In this tutorial, we will learn how to interface PIR Motion Sensor with Raspberry Pi Pico and use GPIO pins of Raspberry Pi Pico as output pins as well as input pins. Accordingly, we will also show how to control an LED via a PIR motion sensor with a Pi Pico board. We will be reading the value from the motion sensor and lighting up the LED accordingly. Hence, the motion sensor’s terminal will act as a digital input and the LED will act as a digital output.
Before we start this lesson make sure you are familiar with and have the latest version Python 3 in your system, have set up MicoPython in Raspberry Pi Pico, and have a running Integrated Development Environment(IDE) in which we will be doing the programming. We will be using the same Thonny IDE as we have done previously when we learned how to blink and chase LEDs in micro-python. If you have not followed our previous tutorial, you check here:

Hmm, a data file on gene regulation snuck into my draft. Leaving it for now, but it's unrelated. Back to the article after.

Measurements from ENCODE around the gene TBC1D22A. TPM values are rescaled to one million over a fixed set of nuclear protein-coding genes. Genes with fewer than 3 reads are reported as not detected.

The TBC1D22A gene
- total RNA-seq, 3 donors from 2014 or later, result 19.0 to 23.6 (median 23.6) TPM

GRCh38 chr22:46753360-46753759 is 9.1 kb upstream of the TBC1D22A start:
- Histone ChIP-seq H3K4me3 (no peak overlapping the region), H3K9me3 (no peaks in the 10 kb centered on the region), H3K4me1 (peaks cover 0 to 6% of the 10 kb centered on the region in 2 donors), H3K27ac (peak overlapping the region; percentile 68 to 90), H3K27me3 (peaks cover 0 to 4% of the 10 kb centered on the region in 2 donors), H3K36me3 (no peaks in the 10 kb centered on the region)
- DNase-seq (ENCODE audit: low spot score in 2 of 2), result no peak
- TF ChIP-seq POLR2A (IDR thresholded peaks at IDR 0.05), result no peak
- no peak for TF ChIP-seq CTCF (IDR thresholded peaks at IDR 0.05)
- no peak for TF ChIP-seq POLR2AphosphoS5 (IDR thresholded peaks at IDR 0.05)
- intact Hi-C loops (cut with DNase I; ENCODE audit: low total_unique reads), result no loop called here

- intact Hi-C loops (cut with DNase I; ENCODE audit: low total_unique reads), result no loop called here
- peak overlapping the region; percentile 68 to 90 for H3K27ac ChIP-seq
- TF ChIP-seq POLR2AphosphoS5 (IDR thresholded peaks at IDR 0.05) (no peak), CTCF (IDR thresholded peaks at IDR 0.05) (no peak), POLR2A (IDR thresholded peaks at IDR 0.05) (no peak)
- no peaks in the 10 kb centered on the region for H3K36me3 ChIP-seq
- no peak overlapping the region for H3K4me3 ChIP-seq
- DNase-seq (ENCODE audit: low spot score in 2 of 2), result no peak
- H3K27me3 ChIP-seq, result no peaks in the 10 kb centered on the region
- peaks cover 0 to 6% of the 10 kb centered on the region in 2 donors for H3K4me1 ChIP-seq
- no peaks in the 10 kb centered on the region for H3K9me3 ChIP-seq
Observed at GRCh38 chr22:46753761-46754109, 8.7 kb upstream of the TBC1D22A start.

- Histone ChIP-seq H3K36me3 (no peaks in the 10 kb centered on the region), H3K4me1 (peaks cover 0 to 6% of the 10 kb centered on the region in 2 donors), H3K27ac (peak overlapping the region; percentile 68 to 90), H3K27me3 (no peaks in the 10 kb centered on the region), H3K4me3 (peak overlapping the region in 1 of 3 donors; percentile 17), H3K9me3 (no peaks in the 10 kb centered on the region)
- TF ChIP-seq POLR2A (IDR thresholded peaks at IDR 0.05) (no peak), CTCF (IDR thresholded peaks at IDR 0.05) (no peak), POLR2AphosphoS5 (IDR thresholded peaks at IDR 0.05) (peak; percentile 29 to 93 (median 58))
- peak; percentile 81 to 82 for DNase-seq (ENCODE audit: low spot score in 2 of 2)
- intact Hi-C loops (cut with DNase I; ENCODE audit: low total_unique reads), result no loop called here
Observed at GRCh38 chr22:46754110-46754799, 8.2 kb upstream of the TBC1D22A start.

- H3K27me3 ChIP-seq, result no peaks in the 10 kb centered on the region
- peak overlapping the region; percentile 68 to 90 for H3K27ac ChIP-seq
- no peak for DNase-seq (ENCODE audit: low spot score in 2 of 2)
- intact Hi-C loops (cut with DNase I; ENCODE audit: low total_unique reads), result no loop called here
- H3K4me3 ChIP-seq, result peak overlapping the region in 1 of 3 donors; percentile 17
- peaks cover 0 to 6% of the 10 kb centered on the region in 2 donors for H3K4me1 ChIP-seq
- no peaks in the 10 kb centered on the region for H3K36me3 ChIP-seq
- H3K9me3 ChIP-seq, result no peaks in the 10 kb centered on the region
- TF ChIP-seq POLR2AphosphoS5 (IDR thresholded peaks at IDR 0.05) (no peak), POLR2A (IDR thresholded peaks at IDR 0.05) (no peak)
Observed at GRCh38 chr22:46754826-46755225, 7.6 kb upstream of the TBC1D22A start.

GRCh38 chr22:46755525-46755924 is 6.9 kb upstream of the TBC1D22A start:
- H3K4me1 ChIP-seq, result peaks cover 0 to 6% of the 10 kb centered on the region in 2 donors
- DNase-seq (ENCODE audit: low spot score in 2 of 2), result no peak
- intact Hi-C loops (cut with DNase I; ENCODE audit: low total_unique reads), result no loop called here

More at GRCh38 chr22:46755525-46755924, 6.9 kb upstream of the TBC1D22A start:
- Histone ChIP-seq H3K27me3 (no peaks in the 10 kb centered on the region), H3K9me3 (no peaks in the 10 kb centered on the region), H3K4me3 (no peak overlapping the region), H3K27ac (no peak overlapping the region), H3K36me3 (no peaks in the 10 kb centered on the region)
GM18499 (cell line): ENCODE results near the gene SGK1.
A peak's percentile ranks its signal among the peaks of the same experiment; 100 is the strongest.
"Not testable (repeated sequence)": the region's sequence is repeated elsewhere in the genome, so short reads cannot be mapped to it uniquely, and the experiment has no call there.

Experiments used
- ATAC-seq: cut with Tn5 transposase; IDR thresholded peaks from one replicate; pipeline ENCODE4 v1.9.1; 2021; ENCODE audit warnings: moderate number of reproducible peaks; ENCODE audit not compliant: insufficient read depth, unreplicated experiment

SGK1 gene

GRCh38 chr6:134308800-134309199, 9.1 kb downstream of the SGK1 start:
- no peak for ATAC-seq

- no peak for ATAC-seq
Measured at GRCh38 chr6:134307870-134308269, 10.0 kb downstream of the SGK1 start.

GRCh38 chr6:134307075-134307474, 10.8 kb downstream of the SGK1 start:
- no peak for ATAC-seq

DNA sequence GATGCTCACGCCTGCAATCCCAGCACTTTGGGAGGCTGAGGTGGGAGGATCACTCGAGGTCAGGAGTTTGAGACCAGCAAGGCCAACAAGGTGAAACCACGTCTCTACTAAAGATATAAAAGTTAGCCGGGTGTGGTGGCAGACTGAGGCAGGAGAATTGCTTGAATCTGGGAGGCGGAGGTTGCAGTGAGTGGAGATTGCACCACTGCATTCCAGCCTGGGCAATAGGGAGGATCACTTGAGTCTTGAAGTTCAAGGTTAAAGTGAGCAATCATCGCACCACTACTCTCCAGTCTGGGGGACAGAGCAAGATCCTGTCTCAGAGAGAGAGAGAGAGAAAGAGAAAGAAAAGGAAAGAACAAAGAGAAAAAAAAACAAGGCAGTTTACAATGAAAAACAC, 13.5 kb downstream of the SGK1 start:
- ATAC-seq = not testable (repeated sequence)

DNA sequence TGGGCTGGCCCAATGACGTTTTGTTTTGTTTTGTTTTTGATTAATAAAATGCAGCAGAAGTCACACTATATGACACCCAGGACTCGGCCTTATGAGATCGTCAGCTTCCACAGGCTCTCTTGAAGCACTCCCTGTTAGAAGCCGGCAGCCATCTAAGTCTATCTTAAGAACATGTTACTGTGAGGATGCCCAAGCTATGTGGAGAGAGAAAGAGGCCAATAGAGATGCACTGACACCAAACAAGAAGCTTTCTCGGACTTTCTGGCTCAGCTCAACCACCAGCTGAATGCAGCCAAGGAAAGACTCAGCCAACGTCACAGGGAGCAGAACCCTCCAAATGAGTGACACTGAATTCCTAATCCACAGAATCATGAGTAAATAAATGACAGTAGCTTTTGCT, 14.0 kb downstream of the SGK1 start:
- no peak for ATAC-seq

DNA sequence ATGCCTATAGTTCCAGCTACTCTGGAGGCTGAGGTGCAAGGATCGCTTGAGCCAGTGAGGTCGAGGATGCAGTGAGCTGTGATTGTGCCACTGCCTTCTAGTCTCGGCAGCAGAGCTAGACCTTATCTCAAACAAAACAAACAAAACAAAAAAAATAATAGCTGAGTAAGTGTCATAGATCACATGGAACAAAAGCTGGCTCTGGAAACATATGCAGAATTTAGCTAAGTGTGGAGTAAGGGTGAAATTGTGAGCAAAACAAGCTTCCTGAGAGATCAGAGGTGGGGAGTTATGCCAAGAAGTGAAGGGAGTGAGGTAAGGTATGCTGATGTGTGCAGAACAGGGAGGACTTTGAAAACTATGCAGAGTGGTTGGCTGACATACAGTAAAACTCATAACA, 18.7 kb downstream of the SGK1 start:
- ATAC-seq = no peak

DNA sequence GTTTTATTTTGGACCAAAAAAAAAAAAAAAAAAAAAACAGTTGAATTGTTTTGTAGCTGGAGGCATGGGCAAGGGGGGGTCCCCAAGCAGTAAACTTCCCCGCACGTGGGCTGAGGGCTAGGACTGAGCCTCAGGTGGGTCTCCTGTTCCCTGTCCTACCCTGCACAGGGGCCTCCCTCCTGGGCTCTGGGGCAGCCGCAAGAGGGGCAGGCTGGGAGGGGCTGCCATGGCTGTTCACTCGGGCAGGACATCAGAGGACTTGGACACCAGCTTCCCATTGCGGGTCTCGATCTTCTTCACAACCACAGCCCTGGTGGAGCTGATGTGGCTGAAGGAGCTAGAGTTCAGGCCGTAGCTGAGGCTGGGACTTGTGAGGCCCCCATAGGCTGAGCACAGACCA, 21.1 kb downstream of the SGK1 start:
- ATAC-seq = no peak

If you are using uPyCraft IDE, you can check this getting started guide:
Raspberry Pi Pico GPIO Pins
Raspberry Pi Pico exposes 26 multi-function GPIO pins from a total of 36 GPIO pins available in RP2040 microcontroller. Out of these 26 pins, 23 pins are digital pins, and only 3 pins have analog read capability. These digital pins are marked as GP0, GP1, and up to GP22. GP23, GP24, and GP25 are not exposed on the pinout. Therefore cannot be used. GP26, GP27, and GP28 are the next digital pins available. These 26 GPIO pins can be used both in digital input and digital output mode.
PIR Motion Sensor with Raspberry Pi Pico
There are many PIR sensors available in the market but we are using passive PIR motion sensors in this project. It can detect a human motion within a range of 10m very easily. It has three pins and the function of each pin is described below: